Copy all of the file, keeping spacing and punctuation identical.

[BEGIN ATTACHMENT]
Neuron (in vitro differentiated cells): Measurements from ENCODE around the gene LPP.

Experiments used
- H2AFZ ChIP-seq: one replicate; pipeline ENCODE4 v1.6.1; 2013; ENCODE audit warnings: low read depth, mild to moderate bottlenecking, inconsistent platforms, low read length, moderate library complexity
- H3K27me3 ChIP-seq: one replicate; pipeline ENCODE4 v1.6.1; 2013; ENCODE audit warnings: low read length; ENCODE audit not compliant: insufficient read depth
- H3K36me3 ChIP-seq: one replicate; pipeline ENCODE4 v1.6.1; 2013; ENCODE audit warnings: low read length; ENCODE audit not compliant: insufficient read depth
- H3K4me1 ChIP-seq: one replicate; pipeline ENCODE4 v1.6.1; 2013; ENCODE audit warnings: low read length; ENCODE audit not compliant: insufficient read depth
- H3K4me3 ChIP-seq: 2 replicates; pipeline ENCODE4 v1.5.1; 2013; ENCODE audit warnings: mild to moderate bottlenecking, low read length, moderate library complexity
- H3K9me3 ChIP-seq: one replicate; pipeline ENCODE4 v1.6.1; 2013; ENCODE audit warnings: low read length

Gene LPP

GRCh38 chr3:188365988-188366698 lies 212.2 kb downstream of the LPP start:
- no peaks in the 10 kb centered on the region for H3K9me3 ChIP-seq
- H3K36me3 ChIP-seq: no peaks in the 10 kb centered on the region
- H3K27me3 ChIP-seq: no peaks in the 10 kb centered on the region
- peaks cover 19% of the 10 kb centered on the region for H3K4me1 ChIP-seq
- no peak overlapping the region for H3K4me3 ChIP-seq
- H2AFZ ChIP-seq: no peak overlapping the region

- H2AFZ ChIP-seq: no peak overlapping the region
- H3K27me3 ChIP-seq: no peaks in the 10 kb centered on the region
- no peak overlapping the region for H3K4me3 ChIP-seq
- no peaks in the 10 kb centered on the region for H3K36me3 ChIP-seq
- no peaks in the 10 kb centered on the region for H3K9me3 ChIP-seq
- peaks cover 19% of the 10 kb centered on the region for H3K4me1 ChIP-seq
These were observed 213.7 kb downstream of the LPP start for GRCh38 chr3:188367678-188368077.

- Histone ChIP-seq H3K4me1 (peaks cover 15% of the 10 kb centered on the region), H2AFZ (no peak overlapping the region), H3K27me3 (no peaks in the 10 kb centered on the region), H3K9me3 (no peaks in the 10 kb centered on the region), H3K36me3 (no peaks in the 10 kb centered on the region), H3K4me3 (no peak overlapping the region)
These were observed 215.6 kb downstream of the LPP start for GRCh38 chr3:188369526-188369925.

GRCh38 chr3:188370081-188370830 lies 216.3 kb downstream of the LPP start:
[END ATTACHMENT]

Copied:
Neuron (in vitro differentiated cells): Measurements from ENCODE around the gene LPP.

Experiments used
- H2AFZ ChIP-seq: one replicate; pipeline ENCODE4 v1.6.1; 2013; ENCODE audit warnings: low read depth, mild to moderate bottlenecking, inconsistent platforms, low read length, moderate library complexity
- H3K27me3 ChIP-seq: one replicate; pipeline ENCODE4 v1.6.1; 2013; ENCODE audit warnings: low read length; ENCODE audit not compliant: insufficient read depth
- H3K36me3 ChIP-seq: one replicate; pipeline ENCODE4 v1.6.1; 2013; ENCODE audit warnings: low read length; ENCODE audit not compliant: insufficient read depth
- H3K4me1 ChIP-seq: one replicate; pipeline ENCODE4 v1.6.1; 2013; ENCODE audit warnings: low read length; ENCODE audit not compliant: insufficient read depth
- H3K4me3 ChIP-seq: 2 replicates; pipeline ENCODE4 v1.5.1; 2013; ENCODE audit warnings: mild to moderate bottlenecking, low read length, moderate library complexity
- H3K9me3 ChIP-seq: one replicate; pipeline ENCODE4 v1.6.1; 2013; ENCODE audit warnings: low read length

Gene LPP

GRCh38 chr3:188365988-188366698 lies 212.2 kb downstream of the LPP start:
- no peaks in the 10 kb centered on the region for H3K9me3 ChIP-seq
- H3K36me3 ChIP-seq: no peaks in the 10 kb centered on the region
- H3K27me3 ChIP-seq: no peaks in the 10 kb centered on the region
- peaks cover 19% of the 10 kb centered on the region for H3K4me1 ChIP-seq
- no peak overlapping the region for H3K4me3 ChIP-seq
- H2AFZ ChIP-seq: no peak overlapping the region

- H2AFZ ChIP-seq: no peak overlapping the region
- H3K27me3 ChIP-seq: no peaks in the 10 kb centered on the region
- no peak overlapping the region for H3K4me3 ChIP-seq
- no peaks in the 10 kb centered on the region for H3K36me3 ChIP-seq
- no peaks in the 10 kb centered on the region for H3K9me3 ChIP-seq
- peaks cover 19% of the 10 kb centered on the region for H3K4me1 ChIP-seq
These were observed 213.7 kb downstream of the LPP start for GRCh38 chr3:188367678-188368077.

- Histone ChIP-seq H3K4me1 (peaks cover 15% of the 10 kb centered on the region), H2AFZ (no peak overlapping the region), H3K27me3 (no peaks in the 10 kb centered on the region), H3K9me3 (no peaks in the 10 kb centered on the region), H3K36me3 (no peaks in the 10 kb centered on the region), H3K4me3 (no peak overlapping the region)
These were observed 215.6 kb downstream of the LPP start for GRCh38 chr3:188369526-188369925.

GRCh38 chr3:188370081-188370830 lies 216.3 kb downstream of the LPP start: